Obviously I know size, time, domestic/international flights, and ownership are all factors. But, let’s say I am coming/leaving domestically in ATL on a Delta 757 during daytime hours. There are a ton of gates that the plane could be parked at. How is the gate assignment determined? Just curious.
I’m actually not sure but it is a very cool topic @FlyerMachine
Gates are sized small, medium, heavy and super I’m pretty sure and then they just assign any number from that. Aswell as domestic/international
I think that the airline ‘buys’ gates and then it is up to them scheduling to give them a gate. This is how you often know your gate number before arriving at the airport. The ATC then will do their best to put the plane in that gate. If not then it will be another gate owned by the airline
That is the North American way. Airline does not own gates in other airports, but there are usual gates for different airlines for different flights.
I was in the Geneva Ground Tower Control and I can explain you.
Not all doors are the same, there’s devised by size and by origine. For example, A BA flight from London, aren’t going to park at the same position as a LH flight from München. Why ? Simply due to Shengen restrictions, LH passengers could leave the airport without any immigration control, but BA passengers have to cross the immigration check.
Now try with a EK flight from Dubai, he’s going to be parked with a Imigration check door or not ?
That is how Gatwick works I know. Not sure about North America
Surely that doesn’t make a difference because you have to walk like 5 miles to get to immigration and then there are separate queue for certain areas.
I think it depends on the airport mainly.
KDFW has three terminals all for American. Terminal B is almost used exclusively for the American Eagle regional planes while the other two are for larger ones. One terminal is suited better for international travel with customs included. It all comes down to availability and how long the plane is going to be on the ground for. I can’t tell you the number of times I’ve landed and had to change gates because a plane was in our gate. Sometimes we went to another gate while others we just sat and waited.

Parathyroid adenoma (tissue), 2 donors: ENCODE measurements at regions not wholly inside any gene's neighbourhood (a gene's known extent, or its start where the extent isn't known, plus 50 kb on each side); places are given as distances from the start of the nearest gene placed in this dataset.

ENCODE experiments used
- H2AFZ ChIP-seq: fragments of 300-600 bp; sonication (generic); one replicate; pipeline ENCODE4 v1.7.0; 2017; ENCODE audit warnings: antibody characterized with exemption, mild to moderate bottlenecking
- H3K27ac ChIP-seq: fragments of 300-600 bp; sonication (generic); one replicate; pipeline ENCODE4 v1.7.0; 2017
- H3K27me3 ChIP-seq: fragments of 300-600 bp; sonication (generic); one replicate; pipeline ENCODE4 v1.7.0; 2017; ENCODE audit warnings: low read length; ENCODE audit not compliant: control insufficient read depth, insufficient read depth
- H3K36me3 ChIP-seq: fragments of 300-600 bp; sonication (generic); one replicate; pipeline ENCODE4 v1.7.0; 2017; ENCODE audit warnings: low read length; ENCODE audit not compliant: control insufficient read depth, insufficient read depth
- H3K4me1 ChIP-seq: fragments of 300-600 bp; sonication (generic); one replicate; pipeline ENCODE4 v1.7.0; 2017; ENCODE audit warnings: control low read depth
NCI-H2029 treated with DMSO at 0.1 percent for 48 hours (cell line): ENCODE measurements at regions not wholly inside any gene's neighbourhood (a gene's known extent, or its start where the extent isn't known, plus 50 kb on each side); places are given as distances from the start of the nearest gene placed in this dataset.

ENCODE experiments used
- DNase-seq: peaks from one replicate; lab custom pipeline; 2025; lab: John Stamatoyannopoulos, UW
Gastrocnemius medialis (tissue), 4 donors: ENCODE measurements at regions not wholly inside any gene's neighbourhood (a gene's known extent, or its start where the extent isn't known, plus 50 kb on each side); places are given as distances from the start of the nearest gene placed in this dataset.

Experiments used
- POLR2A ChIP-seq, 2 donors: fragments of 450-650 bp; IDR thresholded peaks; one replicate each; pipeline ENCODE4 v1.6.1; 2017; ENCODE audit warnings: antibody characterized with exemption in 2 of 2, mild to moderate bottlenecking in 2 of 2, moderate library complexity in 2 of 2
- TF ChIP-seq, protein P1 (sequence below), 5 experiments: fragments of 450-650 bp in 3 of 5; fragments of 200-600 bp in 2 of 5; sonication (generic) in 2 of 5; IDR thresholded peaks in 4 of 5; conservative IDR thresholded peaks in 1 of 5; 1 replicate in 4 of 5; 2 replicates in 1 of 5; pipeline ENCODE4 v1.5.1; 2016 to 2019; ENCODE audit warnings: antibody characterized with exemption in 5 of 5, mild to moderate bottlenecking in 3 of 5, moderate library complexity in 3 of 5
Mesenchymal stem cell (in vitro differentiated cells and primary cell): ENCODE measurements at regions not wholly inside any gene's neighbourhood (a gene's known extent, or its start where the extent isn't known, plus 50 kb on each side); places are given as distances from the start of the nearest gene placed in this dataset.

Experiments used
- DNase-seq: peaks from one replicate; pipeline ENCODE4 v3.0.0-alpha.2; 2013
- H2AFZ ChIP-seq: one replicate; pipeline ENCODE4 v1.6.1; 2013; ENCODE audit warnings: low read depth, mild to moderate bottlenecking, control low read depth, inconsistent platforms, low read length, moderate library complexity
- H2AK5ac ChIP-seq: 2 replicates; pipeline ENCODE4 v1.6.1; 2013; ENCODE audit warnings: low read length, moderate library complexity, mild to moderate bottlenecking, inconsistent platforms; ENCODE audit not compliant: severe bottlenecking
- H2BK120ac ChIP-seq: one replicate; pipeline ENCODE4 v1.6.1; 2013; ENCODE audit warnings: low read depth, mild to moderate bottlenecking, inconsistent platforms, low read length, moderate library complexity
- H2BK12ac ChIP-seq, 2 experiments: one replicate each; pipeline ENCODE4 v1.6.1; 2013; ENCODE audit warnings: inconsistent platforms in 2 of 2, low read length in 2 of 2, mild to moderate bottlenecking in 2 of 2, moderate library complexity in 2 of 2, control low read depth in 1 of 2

Airlines might always use those gates, but they don’t own them outright like airlines in the US.
Yeah but LH pax arrive directly in the Luggage area, but not the BA pax
Ok that makes sense I have seen a BA and Easyjet sign at the same gate
Why? What the difference?
Because England isn’t in the shengen area, but Germany yes
Just to add on to @Flying-Switzerland’s great info:
Some flights require immigration control, some do not. Obviously all aircraft require a correctly sized gate. Therefore flight dispatchers work with the airport to decide the gate occupancy before the flight. You will often see many aircraft of the same airline parked together at some airports, and some mixed with other airlines. You will generally find the ones parked together are non-immigration gates, and ones mixed in immigration ones.
For example: LAX has 9 terminals: 1-8 and the TBIT. Most international flights use the TBIT, which will be fully immigration. T1 is purely Southwest, so immigration will be not required. T2 however has international flights, and so on.
A good example is that Virgin Australia uses T3 for departures, but the TBIT for arrivals.
Thanks @IceBlue i appreciate, I would like to give you a ❤️ But unfortunately I used them all for today ;-)
I’m pretty sure they buy slots, I remember an article about United Airlines at EWR, trying to buy them all. Plus think about it, you can check your flight a day or two before departure and you know the gate. They buy the gates or lease it or something. And if its busy they go to a different gate. Like southwest at ATL, one time it was busy and it went to the intl terminal (same with delta), I’m pretty sure Nashville, TN is a domestic flight.
You mean lease?
Most big airlines have a section of the terminal and In that section they chose which Gate which aircraft should go in.
I use google for questions like these because you tend to get a lot of “I think” answers here. Here are some responses from a few other credible sources (Airport Planners/experienced Travelers).